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NanoHour

Copyright: Advanced Nanomaterials and Manufacturing Laboratory (2014)

Nanohour is a student organized interdisciplinary seminar series designed to enhance the graduate student experience at Boise State University.

Inspired by the Nanohour seminar from the Beckman Institute at the University of Illinois at Urbana-Champaign, this seminar series provides an opportunity to introduce a wide range of topics to a diverse and interdisciplinary audience. From policy, business, science, and engineering, our aim is to stimulate discussions surrounding the emerging applications of nanotechnology in addressing grand challenges we face as a society. The seminar meets biweekly on Thursdays in ENGR 313 @ 2:00 PM (unless otherwise specified). For additional information contact Kiyo Fujimoto  (kiyofujimoto at u.boisestate.edu) or Katie Yocham (katielivingston at u.boisestate.edu). Click on a date below to see the speakers and their abstracts.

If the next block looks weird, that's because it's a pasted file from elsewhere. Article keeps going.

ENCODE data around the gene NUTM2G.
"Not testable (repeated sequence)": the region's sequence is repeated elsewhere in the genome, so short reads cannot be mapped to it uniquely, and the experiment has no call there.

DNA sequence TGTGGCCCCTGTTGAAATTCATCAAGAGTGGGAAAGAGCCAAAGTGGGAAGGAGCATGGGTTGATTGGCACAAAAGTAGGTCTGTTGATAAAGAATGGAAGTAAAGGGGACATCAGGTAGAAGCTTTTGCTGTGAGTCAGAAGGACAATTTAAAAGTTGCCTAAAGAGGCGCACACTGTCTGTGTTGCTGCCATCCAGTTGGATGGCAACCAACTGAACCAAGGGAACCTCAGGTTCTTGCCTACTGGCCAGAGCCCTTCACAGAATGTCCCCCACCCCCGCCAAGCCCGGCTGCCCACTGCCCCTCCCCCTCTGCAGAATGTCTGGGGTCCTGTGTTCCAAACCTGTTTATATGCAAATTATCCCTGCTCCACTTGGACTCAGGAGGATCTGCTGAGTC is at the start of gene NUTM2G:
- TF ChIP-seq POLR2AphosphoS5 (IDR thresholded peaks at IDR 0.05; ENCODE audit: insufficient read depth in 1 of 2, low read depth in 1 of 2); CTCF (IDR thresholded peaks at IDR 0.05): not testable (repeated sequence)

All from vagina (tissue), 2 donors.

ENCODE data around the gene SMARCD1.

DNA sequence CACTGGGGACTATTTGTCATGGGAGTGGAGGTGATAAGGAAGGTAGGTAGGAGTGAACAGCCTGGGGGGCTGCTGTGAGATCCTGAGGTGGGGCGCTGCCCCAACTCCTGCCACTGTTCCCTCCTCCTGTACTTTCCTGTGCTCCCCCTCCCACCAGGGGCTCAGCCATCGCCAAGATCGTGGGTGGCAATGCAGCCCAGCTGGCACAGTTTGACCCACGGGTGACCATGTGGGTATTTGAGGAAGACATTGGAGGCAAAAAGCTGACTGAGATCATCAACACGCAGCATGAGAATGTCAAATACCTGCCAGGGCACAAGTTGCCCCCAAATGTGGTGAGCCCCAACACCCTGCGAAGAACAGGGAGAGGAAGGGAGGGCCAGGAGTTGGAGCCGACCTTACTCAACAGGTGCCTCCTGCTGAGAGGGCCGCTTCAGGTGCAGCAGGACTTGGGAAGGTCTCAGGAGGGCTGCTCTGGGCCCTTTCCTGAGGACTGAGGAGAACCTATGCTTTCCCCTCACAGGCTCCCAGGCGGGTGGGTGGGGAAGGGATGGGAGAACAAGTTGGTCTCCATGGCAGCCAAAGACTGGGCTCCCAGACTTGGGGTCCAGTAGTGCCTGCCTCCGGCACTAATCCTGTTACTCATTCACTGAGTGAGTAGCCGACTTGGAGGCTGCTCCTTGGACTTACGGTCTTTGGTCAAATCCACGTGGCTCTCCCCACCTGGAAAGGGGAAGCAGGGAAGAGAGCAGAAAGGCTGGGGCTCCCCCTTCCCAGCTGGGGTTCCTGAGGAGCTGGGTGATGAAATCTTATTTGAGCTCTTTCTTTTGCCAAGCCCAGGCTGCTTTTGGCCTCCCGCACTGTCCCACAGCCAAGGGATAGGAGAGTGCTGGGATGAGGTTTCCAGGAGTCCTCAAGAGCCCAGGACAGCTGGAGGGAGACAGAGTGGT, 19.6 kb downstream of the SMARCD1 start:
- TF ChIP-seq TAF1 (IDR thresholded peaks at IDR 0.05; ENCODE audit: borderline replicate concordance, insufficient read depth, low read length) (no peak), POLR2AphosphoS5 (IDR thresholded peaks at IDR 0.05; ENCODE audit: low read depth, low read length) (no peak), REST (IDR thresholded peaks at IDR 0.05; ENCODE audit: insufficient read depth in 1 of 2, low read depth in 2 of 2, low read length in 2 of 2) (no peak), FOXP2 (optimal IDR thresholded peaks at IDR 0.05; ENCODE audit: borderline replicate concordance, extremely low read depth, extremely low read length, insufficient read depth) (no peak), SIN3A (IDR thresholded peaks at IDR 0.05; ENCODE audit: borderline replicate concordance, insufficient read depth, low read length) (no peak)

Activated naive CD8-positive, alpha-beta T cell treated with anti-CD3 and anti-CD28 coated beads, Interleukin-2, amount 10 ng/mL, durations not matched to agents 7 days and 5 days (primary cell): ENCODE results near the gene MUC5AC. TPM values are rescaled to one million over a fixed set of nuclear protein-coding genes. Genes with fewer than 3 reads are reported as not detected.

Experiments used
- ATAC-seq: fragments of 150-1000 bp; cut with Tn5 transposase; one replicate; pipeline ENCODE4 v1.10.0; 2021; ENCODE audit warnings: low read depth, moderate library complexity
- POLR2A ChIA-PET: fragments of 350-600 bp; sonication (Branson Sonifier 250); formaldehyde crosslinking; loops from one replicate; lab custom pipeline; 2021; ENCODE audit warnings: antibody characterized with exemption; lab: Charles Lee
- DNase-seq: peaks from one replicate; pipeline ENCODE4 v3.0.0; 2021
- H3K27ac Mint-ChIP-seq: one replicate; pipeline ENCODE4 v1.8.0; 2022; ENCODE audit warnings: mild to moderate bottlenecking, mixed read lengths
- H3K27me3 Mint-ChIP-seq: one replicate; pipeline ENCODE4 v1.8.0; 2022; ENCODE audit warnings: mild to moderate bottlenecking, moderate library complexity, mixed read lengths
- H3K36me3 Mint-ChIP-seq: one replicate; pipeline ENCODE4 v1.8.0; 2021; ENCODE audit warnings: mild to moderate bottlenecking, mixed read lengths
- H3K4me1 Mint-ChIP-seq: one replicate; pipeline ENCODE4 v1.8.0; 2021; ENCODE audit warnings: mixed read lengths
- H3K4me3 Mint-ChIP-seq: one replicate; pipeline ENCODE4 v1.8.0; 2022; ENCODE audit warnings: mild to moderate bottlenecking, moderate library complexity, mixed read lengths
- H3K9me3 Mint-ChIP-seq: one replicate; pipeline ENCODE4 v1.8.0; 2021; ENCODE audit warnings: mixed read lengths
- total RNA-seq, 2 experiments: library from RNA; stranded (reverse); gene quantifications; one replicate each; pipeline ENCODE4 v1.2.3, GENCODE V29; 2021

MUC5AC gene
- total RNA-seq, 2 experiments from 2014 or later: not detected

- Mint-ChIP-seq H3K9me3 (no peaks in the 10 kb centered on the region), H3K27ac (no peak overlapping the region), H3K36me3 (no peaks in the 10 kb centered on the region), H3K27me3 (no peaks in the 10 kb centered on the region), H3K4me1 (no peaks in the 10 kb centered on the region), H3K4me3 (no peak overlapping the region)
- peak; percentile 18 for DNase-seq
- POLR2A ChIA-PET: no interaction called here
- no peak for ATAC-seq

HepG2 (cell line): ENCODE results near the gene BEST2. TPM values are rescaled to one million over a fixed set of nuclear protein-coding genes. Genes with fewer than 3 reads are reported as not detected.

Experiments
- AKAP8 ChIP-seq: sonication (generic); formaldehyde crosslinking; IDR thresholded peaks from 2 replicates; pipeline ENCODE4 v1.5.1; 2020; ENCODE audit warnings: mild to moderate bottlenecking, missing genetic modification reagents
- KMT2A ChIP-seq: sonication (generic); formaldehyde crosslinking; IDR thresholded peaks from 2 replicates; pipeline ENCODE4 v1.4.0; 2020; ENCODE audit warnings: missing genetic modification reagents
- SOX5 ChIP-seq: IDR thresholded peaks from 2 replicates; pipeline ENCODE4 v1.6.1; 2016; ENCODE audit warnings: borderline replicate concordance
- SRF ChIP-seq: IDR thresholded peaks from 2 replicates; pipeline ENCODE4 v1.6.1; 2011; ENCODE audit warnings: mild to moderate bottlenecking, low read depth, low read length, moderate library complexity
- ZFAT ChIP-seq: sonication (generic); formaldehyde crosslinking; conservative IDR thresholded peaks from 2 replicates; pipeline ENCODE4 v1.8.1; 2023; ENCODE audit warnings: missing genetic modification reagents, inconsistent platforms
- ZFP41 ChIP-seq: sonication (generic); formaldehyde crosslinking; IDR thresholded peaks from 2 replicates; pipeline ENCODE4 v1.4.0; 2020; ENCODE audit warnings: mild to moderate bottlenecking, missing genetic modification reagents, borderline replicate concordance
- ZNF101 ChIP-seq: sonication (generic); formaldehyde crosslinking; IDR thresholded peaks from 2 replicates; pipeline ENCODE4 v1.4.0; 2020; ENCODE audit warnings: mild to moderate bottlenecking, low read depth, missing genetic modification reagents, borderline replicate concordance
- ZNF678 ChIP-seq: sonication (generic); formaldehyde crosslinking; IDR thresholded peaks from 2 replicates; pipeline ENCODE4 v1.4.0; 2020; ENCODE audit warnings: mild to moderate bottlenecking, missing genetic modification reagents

Thursday, February 1st, 2018

Mr. Andreas Saava: Defect Generation in TiO2 Nanotube Anodes via Heat Treatment in Various Atmospheres for Lithium-Ion Batteries
Mr. Thiago Da Silva: First-Principle Surface Interaction Studies of Aluminum-Copper and Aluminum-Copper-Magnesium Secondary Phases in Aluminum Alloys

Wednesday, January 24th, 2018; ENGR 110

Dr. Matthew Dixon: Wettability and Adhesion of Real Surfaces

Thursday, December 7th, 2017

Mr. Mike Henry: Simplified Models for Accelerated Structural Prediction of Conjugated Semiconductor Polymers
Ms. Ginger Ferguson: Keeping Single-Walled Carbon Nanotubes Single in SWCNT-Copolymer Composite Aerogels

Thursday, November 9th, 2017

Mr. Pete Barnes: Amorphous Nanoporous Niobium Oxide Electrodes for Lithium-ion Batteries

Thursday, October 26th, 2017

Mrs. Katie Yocham: Graphene Foam as a Bioscaffold for Cartilage Tissue Engineering

Thursday, October 12th, 2017

Mr. Tony Varghese: Additive Manufacturing of Low Cost Flexible Thermoelectric Generators For Wearable Applications

Ms. Twinkle Pandhi: Electrical Transport and Power Dissipation in Aerosol-Jet-Printed Graphene Interconnects